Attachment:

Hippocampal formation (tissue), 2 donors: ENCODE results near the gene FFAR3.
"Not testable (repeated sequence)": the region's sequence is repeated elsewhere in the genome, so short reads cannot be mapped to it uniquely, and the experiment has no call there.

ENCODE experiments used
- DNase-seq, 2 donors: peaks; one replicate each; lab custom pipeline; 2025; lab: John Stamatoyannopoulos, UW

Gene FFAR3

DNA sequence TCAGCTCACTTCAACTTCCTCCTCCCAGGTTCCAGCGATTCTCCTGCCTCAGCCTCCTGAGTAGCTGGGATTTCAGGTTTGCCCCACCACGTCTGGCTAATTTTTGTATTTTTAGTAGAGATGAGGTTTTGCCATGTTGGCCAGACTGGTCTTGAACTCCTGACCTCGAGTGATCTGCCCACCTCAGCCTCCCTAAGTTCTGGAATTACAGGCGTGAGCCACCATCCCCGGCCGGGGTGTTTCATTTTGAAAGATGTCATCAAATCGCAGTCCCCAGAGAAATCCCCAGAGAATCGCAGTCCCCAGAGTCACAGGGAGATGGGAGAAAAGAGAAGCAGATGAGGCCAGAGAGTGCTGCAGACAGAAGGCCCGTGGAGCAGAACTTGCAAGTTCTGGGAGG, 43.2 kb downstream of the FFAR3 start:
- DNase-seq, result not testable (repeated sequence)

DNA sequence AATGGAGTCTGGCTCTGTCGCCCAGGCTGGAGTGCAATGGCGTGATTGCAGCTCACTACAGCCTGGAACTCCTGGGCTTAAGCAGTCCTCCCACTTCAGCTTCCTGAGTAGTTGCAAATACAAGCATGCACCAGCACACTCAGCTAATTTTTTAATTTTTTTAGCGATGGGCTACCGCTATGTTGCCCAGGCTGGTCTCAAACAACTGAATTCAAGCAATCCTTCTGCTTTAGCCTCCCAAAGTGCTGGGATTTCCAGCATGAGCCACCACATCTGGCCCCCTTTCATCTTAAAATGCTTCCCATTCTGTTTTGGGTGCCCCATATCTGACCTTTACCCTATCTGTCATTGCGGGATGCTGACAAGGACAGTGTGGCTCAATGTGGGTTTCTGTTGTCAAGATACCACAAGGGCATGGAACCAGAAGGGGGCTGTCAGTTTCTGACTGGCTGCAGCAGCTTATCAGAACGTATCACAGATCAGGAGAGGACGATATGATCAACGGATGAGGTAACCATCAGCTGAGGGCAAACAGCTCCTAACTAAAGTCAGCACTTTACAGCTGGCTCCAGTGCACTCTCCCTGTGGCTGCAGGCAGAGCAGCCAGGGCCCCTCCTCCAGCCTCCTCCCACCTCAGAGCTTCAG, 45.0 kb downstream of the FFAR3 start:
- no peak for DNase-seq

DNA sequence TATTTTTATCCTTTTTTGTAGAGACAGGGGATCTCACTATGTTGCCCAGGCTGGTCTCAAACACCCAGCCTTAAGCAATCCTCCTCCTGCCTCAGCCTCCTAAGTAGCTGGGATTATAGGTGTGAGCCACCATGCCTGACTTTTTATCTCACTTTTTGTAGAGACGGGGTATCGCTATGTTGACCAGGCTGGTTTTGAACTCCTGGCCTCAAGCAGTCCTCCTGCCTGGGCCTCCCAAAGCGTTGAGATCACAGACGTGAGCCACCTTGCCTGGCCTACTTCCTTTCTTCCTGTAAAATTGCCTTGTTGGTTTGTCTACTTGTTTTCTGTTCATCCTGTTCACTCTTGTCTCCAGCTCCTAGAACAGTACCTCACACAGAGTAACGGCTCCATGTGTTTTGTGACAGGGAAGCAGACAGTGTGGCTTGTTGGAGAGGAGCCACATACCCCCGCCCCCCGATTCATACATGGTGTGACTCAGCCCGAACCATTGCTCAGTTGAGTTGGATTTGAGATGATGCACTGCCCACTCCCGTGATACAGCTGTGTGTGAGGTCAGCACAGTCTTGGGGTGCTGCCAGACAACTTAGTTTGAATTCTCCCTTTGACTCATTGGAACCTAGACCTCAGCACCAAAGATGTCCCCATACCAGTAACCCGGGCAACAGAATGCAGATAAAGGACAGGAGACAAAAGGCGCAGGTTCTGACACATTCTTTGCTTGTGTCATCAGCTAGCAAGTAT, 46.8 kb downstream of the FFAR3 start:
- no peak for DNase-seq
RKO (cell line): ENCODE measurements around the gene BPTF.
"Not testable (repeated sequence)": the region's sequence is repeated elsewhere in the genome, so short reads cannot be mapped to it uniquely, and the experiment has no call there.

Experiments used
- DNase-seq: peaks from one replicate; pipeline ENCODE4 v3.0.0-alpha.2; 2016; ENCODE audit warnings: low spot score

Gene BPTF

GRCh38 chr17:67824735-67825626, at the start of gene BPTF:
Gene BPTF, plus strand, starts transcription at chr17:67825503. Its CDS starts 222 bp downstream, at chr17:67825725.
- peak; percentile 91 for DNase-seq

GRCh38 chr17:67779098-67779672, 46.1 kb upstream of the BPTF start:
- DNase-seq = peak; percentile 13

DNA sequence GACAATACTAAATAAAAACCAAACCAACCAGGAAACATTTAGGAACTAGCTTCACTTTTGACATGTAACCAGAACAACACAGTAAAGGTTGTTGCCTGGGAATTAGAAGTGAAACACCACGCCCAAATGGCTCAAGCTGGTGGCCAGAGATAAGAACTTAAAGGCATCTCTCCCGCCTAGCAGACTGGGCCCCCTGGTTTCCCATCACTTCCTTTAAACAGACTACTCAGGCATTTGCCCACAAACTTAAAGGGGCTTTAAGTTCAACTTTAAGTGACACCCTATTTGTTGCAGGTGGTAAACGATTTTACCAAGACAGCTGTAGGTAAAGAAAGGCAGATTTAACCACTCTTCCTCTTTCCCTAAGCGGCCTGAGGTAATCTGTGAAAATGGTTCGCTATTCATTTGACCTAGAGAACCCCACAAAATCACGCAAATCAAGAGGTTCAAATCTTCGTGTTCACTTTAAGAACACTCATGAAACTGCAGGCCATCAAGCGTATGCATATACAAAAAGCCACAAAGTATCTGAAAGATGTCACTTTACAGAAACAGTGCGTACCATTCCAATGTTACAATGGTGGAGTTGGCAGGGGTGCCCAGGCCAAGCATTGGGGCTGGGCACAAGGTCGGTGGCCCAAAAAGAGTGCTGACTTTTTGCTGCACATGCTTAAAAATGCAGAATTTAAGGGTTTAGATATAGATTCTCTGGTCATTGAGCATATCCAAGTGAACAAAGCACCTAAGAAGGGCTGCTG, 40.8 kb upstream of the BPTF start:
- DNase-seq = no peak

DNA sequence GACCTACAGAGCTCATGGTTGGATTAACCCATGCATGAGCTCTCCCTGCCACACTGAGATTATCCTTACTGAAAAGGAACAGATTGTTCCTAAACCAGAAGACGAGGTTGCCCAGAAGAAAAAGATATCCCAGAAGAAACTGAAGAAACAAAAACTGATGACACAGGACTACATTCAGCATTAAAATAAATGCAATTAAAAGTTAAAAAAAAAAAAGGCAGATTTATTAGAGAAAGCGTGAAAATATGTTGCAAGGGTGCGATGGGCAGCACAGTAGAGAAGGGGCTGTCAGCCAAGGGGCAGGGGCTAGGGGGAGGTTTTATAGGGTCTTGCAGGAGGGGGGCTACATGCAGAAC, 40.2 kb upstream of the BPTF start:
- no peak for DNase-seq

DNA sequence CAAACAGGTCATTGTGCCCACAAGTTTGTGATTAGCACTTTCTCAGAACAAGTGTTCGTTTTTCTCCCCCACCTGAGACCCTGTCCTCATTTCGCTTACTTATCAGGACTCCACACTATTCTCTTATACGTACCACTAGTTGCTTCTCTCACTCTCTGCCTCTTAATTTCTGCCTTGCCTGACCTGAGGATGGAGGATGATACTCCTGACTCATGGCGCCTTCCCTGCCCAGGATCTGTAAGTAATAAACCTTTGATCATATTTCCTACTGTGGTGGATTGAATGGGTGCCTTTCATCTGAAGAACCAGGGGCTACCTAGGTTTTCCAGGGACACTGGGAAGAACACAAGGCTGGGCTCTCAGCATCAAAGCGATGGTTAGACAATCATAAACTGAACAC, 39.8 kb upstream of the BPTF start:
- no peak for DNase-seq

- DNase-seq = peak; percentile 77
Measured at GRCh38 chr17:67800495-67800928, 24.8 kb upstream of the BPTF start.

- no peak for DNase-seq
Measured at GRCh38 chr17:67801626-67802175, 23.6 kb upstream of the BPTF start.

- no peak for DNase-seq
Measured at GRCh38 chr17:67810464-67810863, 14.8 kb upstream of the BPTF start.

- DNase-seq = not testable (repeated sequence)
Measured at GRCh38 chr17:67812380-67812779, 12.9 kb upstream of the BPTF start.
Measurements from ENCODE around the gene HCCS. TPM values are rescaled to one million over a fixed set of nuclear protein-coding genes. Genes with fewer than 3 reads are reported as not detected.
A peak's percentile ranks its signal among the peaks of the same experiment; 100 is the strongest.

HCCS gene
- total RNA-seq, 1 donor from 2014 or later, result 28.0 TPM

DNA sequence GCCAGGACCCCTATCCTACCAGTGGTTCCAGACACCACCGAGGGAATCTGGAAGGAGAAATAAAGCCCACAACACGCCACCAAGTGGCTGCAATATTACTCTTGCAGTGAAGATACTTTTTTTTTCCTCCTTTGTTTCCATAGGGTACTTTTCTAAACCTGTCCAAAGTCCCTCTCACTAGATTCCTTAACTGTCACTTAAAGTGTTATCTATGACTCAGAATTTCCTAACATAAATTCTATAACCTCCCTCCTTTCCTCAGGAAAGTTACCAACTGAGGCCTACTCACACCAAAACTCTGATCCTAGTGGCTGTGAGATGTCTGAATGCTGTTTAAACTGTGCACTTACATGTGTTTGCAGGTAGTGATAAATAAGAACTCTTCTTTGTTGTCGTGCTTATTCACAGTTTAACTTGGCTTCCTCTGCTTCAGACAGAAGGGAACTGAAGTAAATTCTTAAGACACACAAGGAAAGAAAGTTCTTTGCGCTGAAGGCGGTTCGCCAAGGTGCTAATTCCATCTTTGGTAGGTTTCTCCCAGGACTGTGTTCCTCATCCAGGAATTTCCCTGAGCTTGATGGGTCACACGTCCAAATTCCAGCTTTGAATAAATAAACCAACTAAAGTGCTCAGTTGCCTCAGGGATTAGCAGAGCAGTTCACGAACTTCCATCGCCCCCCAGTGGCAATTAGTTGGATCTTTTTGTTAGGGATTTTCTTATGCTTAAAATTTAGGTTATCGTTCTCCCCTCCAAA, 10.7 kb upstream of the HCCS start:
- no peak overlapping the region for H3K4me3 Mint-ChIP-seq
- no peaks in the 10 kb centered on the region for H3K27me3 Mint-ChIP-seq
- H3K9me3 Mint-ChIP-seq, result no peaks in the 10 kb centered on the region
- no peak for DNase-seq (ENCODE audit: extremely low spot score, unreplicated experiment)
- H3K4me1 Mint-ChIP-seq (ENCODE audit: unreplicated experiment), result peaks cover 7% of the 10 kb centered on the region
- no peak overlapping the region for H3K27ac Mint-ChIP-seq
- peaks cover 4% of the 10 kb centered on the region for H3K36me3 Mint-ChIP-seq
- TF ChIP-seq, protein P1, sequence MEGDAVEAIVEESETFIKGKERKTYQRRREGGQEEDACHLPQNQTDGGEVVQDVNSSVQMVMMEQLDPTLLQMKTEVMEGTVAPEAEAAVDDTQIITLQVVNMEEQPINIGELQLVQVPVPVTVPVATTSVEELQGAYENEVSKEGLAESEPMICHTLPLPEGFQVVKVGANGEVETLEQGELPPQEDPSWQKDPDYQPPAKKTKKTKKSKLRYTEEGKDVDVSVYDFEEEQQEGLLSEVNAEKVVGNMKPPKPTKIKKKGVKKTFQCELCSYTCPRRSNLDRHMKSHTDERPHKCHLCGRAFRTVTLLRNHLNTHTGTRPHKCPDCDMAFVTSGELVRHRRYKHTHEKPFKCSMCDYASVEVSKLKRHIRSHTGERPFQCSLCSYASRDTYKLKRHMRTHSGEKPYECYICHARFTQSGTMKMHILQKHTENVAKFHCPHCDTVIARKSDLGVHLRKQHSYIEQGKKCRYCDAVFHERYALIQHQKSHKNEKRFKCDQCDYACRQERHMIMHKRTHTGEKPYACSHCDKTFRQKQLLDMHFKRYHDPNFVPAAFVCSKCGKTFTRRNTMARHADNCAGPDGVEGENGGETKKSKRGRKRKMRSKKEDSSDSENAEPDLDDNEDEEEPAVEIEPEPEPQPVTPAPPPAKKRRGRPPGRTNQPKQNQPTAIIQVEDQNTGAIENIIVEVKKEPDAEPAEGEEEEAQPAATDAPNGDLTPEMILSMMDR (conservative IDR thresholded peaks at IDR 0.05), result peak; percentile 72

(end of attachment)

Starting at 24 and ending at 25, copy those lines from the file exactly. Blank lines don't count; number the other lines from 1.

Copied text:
DNA sequence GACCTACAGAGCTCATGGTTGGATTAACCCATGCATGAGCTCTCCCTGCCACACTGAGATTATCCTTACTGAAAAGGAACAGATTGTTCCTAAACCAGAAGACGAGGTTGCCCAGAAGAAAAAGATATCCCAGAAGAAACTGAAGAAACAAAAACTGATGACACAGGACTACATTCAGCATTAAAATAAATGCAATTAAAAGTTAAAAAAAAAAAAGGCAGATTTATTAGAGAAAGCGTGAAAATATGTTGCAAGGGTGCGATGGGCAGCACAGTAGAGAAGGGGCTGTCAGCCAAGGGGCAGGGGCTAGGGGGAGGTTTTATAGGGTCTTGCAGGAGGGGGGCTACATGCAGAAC, 40.2 kb upstream of the BPTF start:
- no peak for DNase-seq